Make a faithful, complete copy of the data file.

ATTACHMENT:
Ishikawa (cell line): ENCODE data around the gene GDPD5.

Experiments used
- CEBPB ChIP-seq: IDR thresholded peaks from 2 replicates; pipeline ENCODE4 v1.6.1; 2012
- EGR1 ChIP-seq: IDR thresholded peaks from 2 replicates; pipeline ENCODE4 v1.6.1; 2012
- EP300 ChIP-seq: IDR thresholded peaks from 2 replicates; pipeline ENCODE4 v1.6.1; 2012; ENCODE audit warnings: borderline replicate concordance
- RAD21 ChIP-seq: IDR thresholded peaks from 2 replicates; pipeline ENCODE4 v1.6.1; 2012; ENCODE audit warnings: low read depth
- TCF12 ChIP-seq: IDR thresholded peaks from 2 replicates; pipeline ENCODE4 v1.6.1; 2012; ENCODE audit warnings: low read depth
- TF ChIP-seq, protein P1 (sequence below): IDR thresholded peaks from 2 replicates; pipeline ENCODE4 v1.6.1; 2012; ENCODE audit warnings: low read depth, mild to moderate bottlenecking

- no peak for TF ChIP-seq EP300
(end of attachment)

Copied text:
Ishikawa (cell line): ENCODE data around the gene GDPD5.

Experiments used
- CEBPB ChIP-seq: IDR thresholded peaks from 2 replicates; pipeline ENCODE4 v1.6.1; 2012
- EGR1 ChIP-seq: IDR thresholded peaks from 2 replicates; pipeline ENCODE4 v1.6.1; 2012
- EP300 ChIP-seq: IDR thresholded peaks from 2 replicates; pipeline ENCODE4 v1.6.1; 2012; ENCODE audit warnings: borderline replicate concordance
- RAD21 ChIP-seq: IDR thresholded peaks from 2 replicates; pipeline ENCODE4 v1.6.1; 2012; ENCODE audit warnings: low read depth
- TCF12 ChIP-seq: IDR thresholded peaks from 2 replicates; pipeline ENCODE4 v1.6.1; 2012; ENCODE audit warnings: low read depth
- TF ChIP-seq, protein P1 (sequence below): IDR thresholded peaks from 2 replicates; pipeline ENCODE4 v1.6.1; 2012; ENCODE audit warnings: low read depth, mild to moderate bottlenecking

- no peak for TF ChIP-seq EP300